The incredible woman who inspired Cornish folksong

The harbour at Newlyn fishing village near Penzance in Cornwall, England, UK.

The harbour at Newlyn, home of Mary Kelynack who, in 1851, walked 350 miles to London to protest about her state pension - Credit: Getty Images

Bard of Gorsedh Kernow, Merv Davey, shares stories of Cornish history.

Late in 1851 as the Great Exhibition in London was drawing to a close, visitors were greeted with the sight of an elderly Cornish woman in traditional fishwife’s costume replete with her basket. It transpired that Mary Kelynack (sometimes written Callinack), at the age of 84, had walked to London to protest because the local authorities failed to provide her with the state pension to which she was entitled through her late husband’s work as a fisherman. It had taken her five weeks to walk the 350 miles from her home in Newlyn and she became a media sensation with a series of different stories appearing in the press. She seems to have petitioned the Lord Mayor of London and come to the attention of Queen Victoria and Prince Albert; she may even have met the Queen. The story goes that she was given five shillings to pay for her journey home, but decided to walk back and save the money!   

Early 20th century postcard of Mary Kelynack, the Newlyn fishwife who walked to London in 1851

An early 20th century postcard of Mary Kelynack - Credit: Merv Davey

Her story became the subject of a popular song An Aged Dame of Cornish Fame composed by Sydney Nelson in 1852 and reached Australia in the form of a dance tune called The Mary Callinack Polka written by Henry W. Goodban of Sydney. Although she died in poverty a few years later she was still sufficiently well remembered for her death to be announced in the national press. In Cornwall she became part of the fishwives’ folklore and appeared on postcards that were still being printed and circulated well into the 20th century. Her story was retold in song again in Richard Gendall’s Mary Kelynack which was recorded and popularised by Cornish singer Brenda Wootton in the 1980s. Courtesy of a manuscript fragment in Truro Museum’s Courtney Library a version of Harry Goodban’s tune has joined other 19th century polkas in the repertoire of Cornish traditional music.    

Strictly speaking it is the popular press that coined the term ‘fishwives’ and in Cornwall they were called ‘fishjousters’, a dialect expression for someone who collected the fish from the fishing boats in baskets to deliver and sell. They were an important part of the fishing industry throughout Cornwall and there is even a painting of them in their distinctive costume selling fish at the market well inland at Launceston. It is in Newlyn and Penzance where they really captured the eye and the imagination of both the early photographers and the Art Colony in the late 19th Century leaving us with a wonderful visual record of Cornish traditional costume. 

Cornish 'fishjousters' on an early 20th century postcard

Cornish 'fishjousters' as pictured on an early 20th century postcard - Credit: Merv Davey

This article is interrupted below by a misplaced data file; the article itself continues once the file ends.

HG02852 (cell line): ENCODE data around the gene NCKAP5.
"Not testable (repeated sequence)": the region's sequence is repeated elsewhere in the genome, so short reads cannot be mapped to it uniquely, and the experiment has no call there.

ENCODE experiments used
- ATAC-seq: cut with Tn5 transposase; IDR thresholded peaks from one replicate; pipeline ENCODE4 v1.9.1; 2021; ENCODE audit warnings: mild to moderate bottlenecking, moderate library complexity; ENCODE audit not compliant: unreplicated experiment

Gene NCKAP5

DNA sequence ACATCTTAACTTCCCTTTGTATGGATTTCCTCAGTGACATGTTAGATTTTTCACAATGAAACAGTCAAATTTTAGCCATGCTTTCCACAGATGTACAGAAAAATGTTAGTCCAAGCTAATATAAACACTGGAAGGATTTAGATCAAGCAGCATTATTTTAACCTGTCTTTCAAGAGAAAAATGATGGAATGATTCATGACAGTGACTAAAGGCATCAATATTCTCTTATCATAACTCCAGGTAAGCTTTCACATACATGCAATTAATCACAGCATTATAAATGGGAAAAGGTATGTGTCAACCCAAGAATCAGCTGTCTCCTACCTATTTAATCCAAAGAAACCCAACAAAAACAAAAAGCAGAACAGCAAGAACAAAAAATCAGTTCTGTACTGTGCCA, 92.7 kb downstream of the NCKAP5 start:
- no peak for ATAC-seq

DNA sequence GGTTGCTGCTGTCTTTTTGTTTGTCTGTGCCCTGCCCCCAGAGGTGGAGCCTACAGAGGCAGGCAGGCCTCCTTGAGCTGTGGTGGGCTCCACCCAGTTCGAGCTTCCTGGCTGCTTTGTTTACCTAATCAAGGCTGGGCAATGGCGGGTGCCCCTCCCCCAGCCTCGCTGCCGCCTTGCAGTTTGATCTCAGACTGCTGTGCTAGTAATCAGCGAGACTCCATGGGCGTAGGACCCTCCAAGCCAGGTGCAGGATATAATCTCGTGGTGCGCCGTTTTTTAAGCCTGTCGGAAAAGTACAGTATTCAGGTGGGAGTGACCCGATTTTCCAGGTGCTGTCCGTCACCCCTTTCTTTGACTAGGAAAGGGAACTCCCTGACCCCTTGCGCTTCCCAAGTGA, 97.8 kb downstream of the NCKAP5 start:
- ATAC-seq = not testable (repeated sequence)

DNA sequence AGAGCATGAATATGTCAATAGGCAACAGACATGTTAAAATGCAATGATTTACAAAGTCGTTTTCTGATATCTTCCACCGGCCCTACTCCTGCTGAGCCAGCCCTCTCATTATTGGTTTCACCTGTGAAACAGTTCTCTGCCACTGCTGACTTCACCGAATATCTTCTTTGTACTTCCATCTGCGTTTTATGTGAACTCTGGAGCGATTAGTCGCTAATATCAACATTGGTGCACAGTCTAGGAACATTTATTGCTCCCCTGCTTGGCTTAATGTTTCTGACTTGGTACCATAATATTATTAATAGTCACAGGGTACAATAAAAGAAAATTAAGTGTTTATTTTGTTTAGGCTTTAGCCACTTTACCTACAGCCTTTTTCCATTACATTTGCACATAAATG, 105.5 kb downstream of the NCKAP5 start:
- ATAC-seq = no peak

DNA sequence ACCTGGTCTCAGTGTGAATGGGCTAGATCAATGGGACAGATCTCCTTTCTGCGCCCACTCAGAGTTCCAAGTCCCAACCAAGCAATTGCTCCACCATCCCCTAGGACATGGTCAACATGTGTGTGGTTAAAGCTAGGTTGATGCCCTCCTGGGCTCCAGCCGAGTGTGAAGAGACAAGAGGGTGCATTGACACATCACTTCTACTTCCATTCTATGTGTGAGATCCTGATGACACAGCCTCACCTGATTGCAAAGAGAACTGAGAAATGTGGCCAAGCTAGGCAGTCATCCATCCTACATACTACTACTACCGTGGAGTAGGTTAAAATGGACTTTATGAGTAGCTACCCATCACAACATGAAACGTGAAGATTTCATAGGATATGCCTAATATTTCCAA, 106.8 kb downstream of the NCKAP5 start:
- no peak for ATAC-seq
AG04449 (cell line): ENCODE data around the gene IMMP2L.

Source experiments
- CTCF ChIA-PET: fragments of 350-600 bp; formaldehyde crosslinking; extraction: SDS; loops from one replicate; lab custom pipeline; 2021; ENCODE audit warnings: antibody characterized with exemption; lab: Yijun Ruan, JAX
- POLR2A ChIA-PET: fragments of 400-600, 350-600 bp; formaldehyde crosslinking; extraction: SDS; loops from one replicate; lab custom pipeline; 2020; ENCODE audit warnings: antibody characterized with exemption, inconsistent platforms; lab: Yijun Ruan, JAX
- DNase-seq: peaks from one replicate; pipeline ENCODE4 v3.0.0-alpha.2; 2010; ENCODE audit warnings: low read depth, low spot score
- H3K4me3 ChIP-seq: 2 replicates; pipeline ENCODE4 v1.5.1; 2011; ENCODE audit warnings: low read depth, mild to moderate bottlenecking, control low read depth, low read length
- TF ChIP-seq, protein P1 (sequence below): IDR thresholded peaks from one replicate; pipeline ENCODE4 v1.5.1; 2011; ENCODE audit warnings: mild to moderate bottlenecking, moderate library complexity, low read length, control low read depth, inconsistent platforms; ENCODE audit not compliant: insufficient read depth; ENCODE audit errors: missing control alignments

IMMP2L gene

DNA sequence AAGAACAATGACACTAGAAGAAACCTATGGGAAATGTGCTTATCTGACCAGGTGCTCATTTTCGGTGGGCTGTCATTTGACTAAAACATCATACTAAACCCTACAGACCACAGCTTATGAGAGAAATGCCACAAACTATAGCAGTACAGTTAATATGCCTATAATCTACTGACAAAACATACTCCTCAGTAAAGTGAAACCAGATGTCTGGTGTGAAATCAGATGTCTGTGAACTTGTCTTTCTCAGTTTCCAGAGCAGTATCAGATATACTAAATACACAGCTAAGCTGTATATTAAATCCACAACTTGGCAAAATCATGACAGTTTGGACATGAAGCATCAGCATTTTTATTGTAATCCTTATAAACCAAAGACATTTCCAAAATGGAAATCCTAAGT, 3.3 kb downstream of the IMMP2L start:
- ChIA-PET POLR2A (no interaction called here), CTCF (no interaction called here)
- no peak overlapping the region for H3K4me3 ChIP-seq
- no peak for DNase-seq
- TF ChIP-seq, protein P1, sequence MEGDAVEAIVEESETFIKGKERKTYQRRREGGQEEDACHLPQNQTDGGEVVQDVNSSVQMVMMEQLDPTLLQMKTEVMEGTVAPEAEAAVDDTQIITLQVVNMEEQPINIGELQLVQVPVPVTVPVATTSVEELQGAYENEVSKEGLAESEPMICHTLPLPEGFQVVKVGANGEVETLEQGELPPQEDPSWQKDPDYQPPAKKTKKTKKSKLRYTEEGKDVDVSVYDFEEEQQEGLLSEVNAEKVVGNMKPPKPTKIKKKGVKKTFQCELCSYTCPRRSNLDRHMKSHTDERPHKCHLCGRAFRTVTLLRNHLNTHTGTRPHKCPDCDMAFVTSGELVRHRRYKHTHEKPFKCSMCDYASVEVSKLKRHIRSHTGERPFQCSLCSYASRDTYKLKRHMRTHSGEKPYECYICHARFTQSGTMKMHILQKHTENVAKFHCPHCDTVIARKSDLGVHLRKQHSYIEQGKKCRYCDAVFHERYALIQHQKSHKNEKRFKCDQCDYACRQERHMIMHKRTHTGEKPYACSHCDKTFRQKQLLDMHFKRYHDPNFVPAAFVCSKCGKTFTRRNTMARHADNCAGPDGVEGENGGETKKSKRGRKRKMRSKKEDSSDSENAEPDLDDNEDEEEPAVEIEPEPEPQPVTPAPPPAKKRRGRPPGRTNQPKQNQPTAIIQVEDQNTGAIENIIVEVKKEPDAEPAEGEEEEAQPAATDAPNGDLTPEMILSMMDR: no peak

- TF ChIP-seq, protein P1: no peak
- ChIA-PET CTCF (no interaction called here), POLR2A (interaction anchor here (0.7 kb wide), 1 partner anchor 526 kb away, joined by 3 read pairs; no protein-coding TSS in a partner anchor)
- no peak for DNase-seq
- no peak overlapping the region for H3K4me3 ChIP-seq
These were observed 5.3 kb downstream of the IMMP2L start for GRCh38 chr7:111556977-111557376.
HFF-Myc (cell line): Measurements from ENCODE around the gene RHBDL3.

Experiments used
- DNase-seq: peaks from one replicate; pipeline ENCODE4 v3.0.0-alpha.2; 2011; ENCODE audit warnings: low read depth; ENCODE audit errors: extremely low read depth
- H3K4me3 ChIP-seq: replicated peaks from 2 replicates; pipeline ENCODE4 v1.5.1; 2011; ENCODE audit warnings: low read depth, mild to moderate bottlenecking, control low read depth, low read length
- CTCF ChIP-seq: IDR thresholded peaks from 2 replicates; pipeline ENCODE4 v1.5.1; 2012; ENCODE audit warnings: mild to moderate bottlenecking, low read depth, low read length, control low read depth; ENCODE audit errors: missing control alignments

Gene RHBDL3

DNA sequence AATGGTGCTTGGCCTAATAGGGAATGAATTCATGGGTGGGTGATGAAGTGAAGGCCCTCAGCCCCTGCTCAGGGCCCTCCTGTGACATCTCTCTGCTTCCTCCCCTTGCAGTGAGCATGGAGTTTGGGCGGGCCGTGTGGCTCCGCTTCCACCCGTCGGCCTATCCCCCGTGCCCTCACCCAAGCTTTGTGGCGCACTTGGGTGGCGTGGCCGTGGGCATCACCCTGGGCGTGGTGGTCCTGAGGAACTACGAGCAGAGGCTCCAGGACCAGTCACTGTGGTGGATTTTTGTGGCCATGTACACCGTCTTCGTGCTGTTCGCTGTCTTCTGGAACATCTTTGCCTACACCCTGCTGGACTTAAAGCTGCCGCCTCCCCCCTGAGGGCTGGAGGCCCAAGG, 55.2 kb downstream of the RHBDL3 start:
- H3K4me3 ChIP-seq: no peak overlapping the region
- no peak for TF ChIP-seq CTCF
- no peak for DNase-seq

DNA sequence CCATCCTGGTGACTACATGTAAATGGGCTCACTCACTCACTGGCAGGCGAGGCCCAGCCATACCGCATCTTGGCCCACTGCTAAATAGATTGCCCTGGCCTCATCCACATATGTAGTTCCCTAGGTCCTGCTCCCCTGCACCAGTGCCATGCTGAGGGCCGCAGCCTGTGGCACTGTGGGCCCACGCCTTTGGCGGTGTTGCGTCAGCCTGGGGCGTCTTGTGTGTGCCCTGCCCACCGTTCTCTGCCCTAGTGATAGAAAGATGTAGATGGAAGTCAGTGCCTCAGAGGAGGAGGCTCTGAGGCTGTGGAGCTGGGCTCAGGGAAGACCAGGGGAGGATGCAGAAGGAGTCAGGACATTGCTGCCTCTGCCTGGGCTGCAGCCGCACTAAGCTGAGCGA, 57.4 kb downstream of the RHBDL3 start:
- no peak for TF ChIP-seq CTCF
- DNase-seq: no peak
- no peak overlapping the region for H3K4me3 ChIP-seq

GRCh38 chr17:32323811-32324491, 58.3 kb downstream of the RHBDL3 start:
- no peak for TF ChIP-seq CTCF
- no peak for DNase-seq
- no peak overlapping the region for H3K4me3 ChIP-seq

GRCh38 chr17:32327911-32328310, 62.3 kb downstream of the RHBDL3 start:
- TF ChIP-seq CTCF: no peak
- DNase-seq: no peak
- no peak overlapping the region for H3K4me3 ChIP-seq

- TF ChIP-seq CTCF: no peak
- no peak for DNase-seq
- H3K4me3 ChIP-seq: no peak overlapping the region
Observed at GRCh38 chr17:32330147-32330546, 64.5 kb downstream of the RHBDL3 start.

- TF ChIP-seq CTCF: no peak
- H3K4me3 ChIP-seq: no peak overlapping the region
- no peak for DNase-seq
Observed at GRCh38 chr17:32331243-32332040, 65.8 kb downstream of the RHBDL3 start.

The striking feature of the fishjouster’s costume was the large, black felted hat which was specially shaped to hold a broad strap in place on the forehead which in turn supported the cowal, a large fish basket carried on their backs. Brightly coloured short shawls, often with a check or tartan weave, were worn and fastened just under the chin so that they fell away from the chest and allowed the arms full movement for work.  

The use of tartans is interesting. In Mary Kelynack’s time it was a simple weave handed from generation to generation without any specific pattern or design. Today tartans are used to represent Celtic identity and heritage around the globe, mostly Scottish but there are also registered tartans for Ireland, Wales, The Isle of Man and Brittany as well as Cornwall.  The legend of the tartan is that it was widely used as a weaving design by the Celtic tribes that once lived throughout Briton. Mediterranean travellers who first came into contact with these tribes remarked upon this weave and described it as speckled. On learning that the native Celtic word for speckled was ‘brith’ they called the inhabitants ‘Brithons’ which gave rise to the term Britons and ultimately Britain itself. Without clear written records from two millennia or more back in time it is doubtful that this story can ever be proven, but sometimes what people thought and believed is equally important.   

Mary Kelynack would doubtless have been fascinated to learn that a century after her expedition to London a Cornish National Tartan would be designed and registered, quickly followed by the Dress, Hunting and St Piran’s Tartan. Cornish tartans are a modern expression of Cornish identity but the fishjousters’ costume does connect us with a much older tradition. One suspects that Mary would also have recognised the resonance between her story and the challenges facing traditional industries in Cornwall and their relationship with central government today!  

Traditional dress tells us much Cornwall’s history and heritage for more information visit